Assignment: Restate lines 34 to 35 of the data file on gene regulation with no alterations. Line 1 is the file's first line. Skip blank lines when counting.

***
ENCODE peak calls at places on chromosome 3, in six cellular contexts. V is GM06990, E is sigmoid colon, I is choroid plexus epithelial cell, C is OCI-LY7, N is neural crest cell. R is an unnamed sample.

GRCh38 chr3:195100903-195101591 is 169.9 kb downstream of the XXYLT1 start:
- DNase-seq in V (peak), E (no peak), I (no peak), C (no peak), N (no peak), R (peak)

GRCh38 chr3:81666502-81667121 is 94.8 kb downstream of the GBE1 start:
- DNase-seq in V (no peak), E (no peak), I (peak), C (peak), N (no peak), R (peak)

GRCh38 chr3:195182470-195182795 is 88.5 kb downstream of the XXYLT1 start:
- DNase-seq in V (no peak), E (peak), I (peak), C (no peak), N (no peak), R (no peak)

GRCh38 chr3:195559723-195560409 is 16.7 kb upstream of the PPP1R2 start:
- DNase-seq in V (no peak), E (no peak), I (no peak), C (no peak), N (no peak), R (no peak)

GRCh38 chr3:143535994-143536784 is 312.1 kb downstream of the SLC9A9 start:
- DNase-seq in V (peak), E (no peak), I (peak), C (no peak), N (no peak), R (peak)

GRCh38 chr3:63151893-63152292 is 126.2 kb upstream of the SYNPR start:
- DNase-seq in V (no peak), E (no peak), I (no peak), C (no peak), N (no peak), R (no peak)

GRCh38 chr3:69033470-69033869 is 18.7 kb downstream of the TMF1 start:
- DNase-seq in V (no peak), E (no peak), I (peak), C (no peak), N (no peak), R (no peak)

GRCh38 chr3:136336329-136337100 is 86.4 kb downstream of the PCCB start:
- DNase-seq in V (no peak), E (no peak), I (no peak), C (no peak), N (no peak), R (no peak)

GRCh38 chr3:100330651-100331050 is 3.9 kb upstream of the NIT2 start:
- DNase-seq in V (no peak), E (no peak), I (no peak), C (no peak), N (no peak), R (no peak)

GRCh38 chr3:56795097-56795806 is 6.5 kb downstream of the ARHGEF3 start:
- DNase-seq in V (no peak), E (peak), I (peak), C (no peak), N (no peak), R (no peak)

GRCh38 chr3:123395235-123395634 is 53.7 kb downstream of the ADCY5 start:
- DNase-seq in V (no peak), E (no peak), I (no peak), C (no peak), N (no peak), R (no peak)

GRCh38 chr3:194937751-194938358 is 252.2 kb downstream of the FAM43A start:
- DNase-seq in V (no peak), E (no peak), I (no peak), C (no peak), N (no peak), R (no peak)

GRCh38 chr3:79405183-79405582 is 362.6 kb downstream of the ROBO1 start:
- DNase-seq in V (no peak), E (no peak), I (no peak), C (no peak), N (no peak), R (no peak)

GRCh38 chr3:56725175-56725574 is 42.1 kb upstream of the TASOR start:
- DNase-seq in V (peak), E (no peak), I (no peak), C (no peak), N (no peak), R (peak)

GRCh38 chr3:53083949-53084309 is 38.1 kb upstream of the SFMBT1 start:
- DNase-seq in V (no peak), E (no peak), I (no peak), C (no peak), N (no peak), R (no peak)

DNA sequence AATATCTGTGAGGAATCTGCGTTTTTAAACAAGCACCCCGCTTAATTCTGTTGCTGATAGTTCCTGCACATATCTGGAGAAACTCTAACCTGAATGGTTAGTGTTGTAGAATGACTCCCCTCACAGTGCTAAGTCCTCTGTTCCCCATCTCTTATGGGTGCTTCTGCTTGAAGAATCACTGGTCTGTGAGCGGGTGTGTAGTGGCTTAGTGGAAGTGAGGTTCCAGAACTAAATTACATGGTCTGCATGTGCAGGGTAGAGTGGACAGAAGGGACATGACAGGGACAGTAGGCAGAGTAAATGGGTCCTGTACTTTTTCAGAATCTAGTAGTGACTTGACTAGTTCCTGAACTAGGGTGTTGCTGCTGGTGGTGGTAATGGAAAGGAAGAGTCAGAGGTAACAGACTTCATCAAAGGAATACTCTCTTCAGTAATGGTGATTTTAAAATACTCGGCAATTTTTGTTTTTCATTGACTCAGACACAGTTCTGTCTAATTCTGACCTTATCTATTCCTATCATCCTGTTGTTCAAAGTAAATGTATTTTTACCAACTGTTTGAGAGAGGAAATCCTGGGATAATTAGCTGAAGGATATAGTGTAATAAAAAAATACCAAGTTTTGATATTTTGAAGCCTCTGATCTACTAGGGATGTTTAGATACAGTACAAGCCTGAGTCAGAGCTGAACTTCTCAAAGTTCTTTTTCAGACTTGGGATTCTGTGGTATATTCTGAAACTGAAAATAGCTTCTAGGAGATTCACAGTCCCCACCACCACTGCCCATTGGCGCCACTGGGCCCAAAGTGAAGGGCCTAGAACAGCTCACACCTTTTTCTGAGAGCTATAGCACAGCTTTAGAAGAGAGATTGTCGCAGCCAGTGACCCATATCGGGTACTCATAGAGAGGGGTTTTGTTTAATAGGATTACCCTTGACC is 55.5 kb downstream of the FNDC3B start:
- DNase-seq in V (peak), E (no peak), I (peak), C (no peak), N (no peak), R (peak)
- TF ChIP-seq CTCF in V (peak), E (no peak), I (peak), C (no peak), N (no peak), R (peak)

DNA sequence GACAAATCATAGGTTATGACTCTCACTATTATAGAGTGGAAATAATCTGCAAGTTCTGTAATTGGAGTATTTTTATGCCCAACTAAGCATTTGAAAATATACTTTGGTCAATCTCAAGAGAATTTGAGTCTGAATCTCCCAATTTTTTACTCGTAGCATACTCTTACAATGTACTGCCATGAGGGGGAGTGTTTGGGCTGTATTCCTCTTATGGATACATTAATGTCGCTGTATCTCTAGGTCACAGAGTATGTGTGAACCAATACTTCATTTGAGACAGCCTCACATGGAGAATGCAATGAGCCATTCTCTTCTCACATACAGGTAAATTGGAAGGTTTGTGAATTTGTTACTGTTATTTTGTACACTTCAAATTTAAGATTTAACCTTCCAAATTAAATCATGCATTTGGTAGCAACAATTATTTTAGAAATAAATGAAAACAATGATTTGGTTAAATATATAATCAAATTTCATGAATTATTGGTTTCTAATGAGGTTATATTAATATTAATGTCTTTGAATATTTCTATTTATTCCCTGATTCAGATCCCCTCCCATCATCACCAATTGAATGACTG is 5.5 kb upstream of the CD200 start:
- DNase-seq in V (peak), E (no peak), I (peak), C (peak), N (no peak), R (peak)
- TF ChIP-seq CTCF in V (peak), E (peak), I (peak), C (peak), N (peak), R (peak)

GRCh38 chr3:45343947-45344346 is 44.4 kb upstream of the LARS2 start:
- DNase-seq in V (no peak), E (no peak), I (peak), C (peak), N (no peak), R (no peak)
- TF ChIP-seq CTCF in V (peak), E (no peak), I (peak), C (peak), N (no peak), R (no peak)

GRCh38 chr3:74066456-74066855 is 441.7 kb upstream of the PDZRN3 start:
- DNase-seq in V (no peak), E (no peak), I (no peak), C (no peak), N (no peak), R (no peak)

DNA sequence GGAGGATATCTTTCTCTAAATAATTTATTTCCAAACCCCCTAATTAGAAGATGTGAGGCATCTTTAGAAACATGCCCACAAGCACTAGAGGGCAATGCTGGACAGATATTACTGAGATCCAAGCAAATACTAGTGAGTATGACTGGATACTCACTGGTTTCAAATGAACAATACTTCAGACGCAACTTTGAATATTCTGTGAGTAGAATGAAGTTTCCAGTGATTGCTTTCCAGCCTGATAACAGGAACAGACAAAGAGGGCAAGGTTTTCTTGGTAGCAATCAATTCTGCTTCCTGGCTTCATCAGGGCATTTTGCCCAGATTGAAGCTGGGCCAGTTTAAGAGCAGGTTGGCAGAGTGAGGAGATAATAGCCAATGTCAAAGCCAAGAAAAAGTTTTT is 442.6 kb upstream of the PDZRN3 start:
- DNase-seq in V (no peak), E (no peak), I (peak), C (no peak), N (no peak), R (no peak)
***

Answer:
- TF ChIP-seq CTCF in V (peak), E (no peak), I (peak), C (no peak), N (no peak), R (peak)

DNA sequence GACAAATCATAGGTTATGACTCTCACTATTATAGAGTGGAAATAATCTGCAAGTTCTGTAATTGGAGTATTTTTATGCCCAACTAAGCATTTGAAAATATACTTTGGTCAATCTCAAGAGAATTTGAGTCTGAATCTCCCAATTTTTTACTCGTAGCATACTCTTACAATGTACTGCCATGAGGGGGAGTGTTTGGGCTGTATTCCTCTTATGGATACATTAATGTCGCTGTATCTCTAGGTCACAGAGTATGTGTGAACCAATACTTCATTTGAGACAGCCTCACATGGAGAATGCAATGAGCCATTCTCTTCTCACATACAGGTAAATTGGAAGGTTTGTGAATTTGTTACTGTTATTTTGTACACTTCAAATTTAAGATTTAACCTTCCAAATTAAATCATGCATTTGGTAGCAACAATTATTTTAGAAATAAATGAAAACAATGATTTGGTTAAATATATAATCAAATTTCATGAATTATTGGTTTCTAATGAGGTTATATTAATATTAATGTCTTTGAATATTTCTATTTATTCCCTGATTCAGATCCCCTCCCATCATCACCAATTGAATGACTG is 5.5 kb upstream of the CD200 start: